The lengthy interviews sometimes appear in two to three instalments. They focus on the respondents’ personal lives (parents, level of education, marriage and family) and political accomplishments. In evaluating these interviews, one should consider the fact that those who are interviewed (as well as the journalists who conducted them and the editors who published them) are constructing narratives that fit the journal’s model of a proper Islamist woman. The stories often seem to embellish the women’s previous religiosity and political commitment and exaggerate their economic deprivation before the Revolution. However, at the same time the interviews seem accurately to portray many personal details of the women’s lives. Somewhat paradoxically, they present the respondents as active members of society, although most of whom hardly fit the image of docile and full-time mothers and housewives, the very image that the Islamic Republic has propagated during the last two decades.16
At least two distinct types of stories emerge from these interviews. They include younger respondents who, at the time of the Revolution, were in their twenties and tended to belong to urban lower middle class families. Many were the first in their families to attend colleges and universities. Members of this group joined the Islamist movement as a reaction against the modern and secular values they encountered at school and at work and hoped to maintain the traditional ethical values they had learned at home. The way in which they embraced conservative mores could be considered a form of “escape from freedom.” At the same time, they remained committed to an advanced education and to professional employment for women, even after the Revolution. When these students realized that the new government was unwilling or incapable of realizing their ideal notion of a just Muslim society for both men and women, some shifted their attention specifically to women’s issues. The second group is comprised of women who, at the time of the Revolution, were in their thirties and forties, and most were from more traditional or rural backgrounds. Several had entered an arranged marriage at a young age and moved to larger cities with their husband, where they were exposed to new gender relations and expectations. Joining the Islamist movement offered them social mobility, and for the truly committed, some freedom from the traditional roles of mother and housewife. These highly conservative women became political activists, lived outside their homes, and even traveled abroad without experiencing the conventional stigma of separation and divorce. Because they owed their newly found freedoms to Khomeini’s advocacy of an activist and militant Islam, many became his most ardent supporters.
However, their commitment to women’s rights always remained nominal at best. They were first and foremost committed to creating an Islamist state and were interested in recruiting women in order to attain their ideological goals. Ironically, members of both groups gained their initial standing in the Islamic Republic by telling other women that their loyalty first and foremost should be to their husbands, children, and Islamic family values, something they themselves have not practiced either before or after the Revolution. Nearly all the women interviewed by Payam-e Zan come across as astonishingly busy. They hold full-time jobs, are responsible for a variety of volunteer committees and organizations, and often attend graduate school.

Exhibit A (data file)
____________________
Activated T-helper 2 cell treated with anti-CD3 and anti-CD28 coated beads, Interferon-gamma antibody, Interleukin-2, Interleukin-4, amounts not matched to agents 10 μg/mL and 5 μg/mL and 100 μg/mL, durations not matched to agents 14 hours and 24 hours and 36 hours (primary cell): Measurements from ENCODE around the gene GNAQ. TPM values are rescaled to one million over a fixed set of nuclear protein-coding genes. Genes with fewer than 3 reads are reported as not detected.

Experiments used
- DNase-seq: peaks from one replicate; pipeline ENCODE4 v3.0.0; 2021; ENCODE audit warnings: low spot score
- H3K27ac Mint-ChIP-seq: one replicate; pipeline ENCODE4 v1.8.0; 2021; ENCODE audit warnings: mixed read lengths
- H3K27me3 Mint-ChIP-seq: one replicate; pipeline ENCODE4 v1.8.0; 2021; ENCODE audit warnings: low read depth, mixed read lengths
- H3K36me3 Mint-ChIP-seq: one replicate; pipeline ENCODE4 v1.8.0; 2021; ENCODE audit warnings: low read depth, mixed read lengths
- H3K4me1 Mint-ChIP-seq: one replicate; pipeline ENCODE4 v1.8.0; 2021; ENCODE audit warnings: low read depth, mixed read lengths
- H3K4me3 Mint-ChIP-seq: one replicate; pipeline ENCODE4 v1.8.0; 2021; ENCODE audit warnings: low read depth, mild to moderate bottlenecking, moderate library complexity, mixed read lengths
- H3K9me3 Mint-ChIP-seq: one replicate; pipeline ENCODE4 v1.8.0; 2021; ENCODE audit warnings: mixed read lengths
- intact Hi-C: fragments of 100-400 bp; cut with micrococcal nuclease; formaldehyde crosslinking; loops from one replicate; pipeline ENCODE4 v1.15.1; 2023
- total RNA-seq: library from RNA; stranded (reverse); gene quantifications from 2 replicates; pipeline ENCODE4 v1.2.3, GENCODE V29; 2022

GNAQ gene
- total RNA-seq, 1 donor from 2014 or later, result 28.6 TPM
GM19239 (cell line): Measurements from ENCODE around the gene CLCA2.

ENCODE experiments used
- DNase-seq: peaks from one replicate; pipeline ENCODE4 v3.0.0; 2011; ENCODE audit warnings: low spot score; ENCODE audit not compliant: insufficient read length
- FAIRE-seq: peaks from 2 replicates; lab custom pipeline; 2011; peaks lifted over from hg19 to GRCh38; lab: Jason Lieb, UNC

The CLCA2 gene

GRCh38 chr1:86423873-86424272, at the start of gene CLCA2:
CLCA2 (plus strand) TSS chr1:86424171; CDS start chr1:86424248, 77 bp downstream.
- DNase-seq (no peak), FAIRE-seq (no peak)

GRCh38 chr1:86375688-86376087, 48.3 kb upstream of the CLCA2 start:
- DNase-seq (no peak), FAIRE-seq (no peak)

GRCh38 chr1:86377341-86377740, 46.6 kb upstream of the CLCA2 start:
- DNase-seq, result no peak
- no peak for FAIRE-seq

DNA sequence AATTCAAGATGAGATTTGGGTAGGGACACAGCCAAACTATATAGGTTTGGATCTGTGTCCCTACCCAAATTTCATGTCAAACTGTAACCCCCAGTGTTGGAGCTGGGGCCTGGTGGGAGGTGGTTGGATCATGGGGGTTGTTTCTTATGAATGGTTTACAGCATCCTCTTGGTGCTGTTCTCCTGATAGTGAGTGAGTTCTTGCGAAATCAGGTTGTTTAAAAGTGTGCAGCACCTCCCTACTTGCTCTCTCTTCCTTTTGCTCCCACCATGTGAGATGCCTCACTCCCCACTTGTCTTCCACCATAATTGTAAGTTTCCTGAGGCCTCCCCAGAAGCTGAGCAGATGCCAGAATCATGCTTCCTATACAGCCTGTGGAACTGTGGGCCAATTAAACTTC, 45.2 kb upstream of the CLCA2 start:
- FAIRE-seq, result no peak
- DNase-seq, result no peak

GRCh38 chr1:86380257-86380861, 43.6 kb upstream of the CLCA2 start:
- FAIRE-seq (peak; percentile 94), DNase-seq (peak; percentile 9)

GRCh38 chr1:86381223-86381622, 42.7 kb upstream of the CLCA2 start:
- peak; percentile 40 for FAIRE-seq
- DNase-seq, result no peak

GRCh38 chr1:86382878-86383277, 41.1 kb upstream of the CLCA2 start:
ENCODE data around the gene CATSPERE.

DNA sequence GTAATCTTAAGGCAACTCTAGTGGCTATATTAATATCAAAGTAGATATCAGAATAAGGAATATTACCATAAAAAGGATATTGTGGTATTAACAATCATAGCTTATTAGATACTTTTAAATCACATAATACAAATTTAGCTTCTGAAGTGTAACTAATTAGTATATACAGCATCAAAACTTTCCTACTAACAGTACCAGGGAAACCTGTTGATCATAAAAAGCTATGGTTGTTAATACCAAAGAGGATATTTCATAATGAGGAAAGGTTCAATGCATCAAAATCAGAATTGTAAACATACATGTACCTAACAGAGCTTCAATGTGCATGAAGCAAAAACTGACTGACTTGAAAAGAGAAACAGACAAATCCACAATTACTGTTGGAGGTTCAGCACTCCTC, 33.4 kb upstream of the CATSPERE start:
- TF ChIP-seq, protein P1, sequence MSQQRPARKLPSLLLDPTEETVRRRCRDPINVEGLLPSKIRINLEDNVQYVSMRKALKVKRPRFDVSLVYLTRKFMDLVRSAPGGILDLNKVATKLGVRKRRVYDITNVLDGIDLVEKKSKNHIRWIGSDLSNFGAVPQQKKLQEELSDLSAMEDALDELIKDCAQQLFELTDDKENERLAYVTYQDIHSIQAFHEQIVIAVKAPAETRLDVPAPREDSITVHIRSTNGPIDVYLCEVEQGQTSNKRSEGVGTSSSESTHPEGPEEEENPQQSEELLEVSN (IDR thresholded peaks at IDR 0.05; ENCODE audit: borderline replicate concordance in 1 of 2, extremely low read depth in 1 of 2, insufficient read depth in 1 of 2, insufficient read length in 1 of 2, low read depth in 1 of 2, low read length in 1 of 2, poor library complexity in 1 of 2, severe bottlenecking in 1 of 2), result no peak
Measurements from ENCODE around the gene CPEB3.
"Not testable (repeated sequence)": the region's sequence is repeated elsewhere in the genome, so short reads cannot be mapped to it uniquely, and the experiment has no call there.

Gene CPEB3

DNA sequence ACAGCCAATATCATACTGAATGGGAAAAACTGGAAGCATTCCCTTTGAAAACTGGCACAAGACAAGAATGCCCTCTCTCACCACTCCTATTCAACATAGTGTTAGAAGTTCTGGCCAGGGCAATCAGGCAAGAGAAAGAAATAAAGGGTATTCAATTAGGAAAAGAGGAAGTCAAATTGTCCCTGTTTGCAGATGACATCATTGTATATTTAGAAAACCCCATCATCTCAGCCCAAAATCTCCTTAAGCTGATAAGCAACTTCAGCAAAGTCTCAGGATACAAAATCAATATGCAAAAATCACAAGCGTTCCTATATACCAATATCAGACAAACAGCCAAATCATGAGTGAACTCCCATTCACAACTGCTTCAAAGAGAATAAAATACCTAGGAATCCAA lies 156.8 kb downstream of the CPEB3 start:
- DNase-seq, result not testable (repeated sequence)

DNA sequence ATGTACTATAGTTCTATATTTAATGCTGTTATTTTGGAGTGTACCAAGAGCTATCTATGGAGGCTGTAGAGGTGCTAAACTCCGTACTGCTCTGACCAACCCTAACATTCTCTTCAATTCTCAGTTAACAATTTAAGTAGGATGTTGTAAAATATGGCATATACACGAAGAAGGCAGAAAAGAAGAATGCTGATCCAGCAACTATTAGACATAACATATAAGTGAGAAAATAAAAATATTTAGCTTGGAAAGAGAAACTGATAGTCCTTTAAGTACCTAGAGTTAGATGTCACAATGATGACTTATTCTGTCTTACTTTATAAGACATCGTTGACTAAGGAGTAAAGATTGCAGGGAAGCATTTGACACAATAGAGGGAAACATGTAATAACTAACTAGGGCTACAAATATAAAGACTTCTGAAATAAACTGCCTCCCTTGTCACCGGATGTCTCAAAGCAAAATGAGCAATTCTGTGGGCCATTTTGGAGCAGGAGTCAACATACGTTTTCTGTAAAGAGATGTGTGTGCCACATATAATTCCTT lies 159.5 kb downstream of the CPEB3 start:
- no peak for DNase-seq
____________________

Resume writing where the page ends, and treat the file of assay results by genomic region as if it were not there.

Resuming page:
Immediately the question is raised: Who is taking care of their husbands and children while these women dedicate themselves to propagating the foundational ideology of the Islamic Republic that a woman’s first responsibility is to her husband and family? The fact is that none of them, whether single, married, or divorced is a traditional mother or housewife.17 Fereshteh Erabi, editor of the conservative women’s journal Neda says that she is an active member of the Central Council of the Women’s Association of the Islamic Republic. Previously, she held the position of public relations officer in the organization, and is now editor of several other publications as well. Erabi is married with three school-aged children.18 Simin Ahmadi graduated with a degree in sociology, works at Radio Voice of the Islamic Republic, and runs its family programs. She plans to continue her education and receive an advanced degree in sociology. She is also the mother of three children.19 Tayebeh Sultani heads the House of Zahra Publicity Association. This organization offers a variety of classes in arts and Islamic education for women. Tayebeh is partly disabled. She has two children and is preparing herself to take the very difficult university entrance examinations.20 Despite their hectic lives, all repeat the slogan of the hard-liners that women must not spend much of their time away from home and abandon their children to the care of others.
If the respondents are married, the magazine asked them fairly detailed questions about their daily lives and how they juggle their responsibilities to husband and family with their political commitments and organizational obligations. If the respondents are widows, and especially if the husbands are considered martyrs (either because they were killed in the Iran-Iraq War or were targets of a terrorist bombing), there is detailed discussion of their married lives before the tragedy and a close examination of the difficulties that they face raising their children alone. However, in a fair number of cases, the reporters never asked the standard questions about husband, children, and household duties. This omission suggests that the respondents very likely may be single or divorced. Yet readers never learn how these highly prominent women, who are often over thirty, negotiate their daily lives or with whom they live. Did they get a divorce, and if so, why? And why have they chosen to remain single after a divorce or even after the death of their husband? In such cases no personal questions are asked. In fact some of the women who are in leadership positions are single, divorced, or widowed. Their commitment is almost entirely to the ideological goals of the Islamic Republic, rather than to husbands and family members, but Payam-e Zan does not openly acknowledge this fact. Among those who did share their personal stories, the narratives of Zahra Rahnavard and Marziyeh Dabbagh, two women prominent during the most conservative period of the Islamic Republic and members of two different generations, are particularly informative. The remainder of this paper will focus on their stories, which suggest that between rebellion against traditional patriarchal values and adherence to modern feminist ones lay many alternatives.